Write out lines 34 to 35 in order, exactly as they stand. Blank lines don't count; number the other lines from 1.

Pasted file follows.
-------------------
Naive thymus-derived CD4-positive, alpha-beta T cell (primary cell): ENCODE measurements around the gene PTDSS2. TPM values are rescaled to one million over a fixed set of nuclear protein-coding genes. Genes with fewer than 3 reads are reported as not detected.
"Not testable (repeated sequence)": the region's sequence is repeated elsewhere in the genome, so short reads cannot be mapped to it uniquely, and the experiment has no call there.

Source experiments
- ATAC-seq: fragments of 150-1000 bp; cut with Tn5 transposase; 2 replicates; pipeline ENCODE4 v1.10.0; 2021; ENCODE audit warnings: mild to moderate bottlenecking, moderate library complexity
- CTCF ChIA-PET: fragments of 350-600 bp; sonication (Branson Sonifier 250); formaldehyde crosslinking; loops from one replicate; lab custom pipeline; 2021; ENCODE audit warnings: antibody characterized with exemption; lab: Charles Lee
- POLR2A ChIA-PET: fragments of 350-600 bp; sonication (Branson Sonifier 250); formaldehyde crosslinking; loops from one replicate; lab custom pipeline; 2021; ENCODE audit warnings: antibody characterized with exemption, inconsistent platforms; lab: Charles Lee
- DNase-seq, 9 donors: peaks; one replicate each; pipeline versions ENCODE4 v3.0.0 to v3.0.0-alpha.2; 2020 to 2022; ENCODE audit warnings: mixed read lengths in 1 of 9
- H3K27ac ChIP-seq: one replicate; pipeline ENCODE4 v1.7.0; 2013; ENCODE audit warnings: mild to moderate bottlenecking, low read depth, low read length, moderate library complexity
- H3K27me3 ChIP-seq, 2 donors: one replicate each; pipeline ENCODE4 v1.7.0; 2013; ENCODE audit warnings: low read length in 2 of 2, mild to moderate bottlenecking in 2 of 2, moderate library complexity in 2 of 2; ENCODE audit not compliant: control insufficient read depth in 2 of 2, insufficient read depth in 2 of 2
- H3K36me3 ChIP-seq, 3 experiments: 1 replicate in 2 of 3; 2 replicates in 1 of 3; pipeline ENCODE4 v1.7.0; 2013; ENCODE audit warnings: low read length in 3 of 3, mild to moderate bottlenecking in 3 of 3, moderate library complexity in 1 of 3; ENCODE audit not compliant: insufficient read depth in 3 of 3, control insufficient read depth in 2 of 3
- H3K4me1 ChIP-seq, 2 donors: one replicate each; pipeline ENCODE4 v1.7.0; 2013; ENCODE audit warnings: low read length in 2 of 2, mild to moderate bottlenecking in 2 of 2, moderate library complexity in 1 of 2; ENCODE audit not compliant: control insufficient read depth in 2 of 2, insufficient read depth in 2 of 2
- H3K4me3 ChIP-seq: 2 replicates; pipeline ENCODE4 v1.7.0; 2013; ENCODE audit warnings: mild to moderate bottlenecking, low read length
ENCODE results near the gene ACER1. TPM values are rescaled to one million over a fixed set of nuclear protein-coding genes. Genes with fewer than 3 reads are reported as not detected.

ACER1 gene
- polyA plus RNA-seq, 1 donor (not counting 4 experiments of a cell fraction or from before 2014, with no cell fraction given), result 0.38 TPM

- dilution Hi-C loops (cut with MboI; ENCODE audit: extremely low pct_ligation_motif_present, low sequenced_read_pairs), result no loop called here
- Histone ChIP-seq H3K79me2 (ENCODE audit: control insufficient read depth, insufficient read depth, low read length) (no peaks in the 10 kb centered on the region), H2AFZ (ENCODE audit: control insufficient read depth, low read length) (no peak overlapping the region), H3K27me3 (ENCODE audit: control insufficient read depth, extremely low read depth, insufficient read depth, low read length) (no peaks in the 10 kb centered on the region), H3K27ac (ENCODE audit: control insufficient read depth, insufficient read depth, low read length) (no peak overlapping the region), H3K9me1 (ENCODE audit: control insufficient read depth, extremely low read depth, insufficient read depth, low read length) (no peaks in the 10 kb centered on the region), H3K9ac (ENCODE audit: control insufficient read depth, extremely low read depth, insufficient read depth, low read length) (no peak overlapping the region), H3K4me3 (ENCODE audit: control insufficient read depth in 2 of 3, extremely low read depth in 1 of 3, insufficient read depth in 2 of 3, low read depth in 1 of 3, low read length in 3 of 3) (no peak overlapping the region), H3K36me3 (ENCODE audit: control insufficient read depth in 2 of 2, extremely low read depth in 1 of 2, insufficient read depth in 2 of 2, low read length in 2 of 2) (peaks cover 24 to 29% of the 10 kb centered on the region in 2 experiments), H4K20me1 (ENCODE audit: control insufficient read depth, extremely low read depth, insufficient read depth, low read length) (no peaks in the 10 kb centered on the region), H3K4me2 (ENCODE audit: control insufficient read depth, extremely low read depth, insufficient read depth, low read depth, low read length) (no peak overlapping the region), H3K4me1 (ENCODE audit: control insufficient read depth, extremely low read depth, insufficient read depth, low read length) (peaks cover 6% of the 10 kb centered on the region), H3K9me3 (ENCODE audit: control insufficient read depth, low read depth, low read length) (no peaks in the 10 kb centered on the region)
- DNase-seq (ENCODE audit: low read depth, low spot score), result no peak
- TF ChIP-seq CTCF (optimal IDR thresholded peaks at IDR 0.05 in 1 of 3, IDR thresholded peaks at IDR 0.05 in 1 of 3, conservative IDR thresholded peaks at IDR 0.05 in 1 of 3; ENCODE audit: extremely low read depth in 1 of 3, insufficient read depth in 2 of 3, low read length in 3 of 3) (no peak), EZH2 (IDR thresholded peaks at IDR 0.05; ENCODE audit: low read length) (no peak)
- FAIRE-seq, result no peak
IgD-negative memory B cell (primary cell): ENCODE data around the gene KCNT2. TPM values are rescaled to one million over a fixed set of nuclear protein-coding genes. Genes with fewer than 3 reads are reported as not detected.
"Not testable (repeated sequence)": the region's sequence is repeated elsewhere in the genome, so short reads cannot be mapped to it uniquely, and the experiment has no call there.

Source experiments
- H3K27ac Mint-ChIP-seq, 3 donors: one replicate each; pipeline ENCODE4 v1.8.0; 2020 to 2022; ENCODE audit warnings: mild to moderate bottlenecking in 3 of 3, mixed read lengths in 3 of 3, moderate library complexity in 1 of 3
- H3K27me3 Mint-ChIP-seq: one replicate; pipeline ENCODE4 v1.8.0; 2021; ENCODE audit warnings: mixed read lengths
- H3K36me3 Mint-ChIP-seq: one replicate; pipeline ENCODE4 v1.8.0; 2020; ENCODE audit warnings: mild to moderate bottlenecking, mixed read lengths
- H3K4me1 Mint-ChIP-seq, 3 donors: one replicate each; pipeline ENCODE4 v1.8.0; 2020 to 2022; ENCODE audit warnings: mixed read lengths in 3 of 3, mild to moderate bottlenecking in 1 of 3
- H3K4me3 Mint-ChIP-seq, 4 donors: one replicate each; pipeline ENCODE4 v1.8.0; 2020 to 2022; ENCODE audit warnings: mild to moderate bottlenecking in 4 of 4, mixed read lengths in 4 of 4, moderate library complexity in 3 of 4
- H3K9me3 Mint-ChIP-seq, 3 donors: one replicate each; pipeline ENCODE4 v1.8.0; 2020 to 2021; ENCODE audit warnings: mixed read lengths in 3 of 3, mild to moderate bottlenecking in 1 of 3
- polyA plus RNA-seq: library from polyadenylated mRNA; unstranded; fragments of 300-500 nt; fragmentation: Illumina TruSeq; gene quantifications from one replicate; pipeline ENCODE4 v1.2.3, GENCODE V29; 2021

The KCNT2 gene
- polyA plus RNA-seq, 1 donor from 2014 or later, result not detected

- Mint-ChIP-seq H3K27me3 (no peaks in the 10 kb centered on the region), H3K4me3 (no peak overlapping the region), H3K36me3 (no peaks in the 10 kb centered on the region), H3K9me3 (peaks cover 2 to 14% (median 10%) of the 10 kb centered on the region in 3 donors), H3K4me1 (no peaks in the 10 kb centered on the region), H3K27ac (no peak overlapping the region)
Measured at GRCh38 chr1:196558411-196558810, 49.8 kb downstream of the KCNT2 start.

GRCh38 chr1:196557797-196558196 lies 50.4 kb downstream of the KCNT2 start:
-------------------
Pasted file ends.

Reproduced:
Measured at GRCh38 chr1:196558411-196558810, 49.8 kb downstream of the KCNT2 start.

GRCh38 chr1:196557797-196558196 lies 50.4 kb downstream of the KCNT2 start: